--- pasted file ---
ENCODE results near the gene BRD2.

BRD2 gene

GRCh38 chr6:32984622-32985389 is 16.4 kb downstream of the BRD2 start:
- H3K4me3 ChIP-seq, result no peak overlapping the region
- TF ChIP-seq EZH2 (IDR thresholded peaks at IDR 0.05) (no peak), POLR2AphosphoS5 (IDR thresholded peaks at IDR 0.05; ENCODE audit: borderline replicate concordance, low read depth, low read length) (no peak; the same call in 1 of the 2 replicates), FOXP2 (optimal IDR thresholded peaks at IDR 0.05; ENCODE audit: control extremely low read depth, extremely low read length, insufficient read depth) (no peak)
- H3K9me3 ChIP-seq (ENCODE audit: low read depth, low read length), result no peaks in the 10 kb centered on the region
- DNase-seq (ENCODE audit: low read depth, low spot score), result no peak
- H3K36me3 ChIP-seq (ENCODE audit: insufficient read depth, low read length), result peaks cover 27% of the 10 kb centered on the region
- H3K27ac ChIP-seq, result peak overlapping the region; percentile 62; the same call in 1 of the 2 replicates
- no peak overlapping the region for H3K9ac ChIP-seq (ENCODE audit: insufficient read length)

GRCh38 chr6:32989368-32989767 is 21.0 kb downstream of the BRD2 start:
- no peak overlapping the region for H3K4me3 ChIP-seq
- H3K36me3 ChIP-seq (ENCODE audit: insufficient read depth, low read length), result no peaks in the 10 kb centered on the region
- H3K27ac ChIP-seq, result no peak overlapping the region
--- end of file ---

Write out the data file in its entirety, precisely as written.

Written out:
ENCODE results near the gene BRD2.

BRD2 gene

GRCh38 chr6:32984622-32985389 is 16.4 kb downstream of the BRD2 start:
- H3K4me3 ChIP-seq, result no peak overlapping the region
- TF ChIP-seq EZH2 (IDR thresholded peaks at IDR 0.05) (no peak), POLR2AphosphoS5 (IDR thresholded peaks at IDR 0.05; ENCODE audit: borderline replicate concordance, low read depth, low read length) (no peak; the same call in 1 of the 2 replicates), FOXP2 (optimal IDR thresholded peaks at IDR 0.05; ENCODE audit: control extremely low read depth, extremely low read length, insufficient read depth) (no peak)
- H3K9me3 ChIP-seq (ENCODE audit: low read depth, low read length), result no peaks in the 10 kb centered on the region
- DNase-seq (ENCODE audit: low read depth, low spot score), result no peak
- H3K36me3 ChIP-seq (ENCODE audit: insufficient read depth, low read length), result peaks cover 27% of the 10 kb centered on the region
- H3K27ac ChIP-seq, result peak overlapping the region; percentile 62; the same call in 1 of the 2 replicates
- no peak overlapping the region for H3K9ac ChIP-seq (ENCODE audit: insufficient read length)

GRCh38 chr6:32989368-32989767 is 21.0 kb downstream of the BRD2 start:
- no peak overlapping the region for H3K4me3 ChIP-seq
- H3K36me3 ChIP-seq (ENCODE audit: insufficient read depth, low read length), result no peaks in the 10 kb centered on the region
- H3K27ac ChIP-seq, result no peak overlapping the region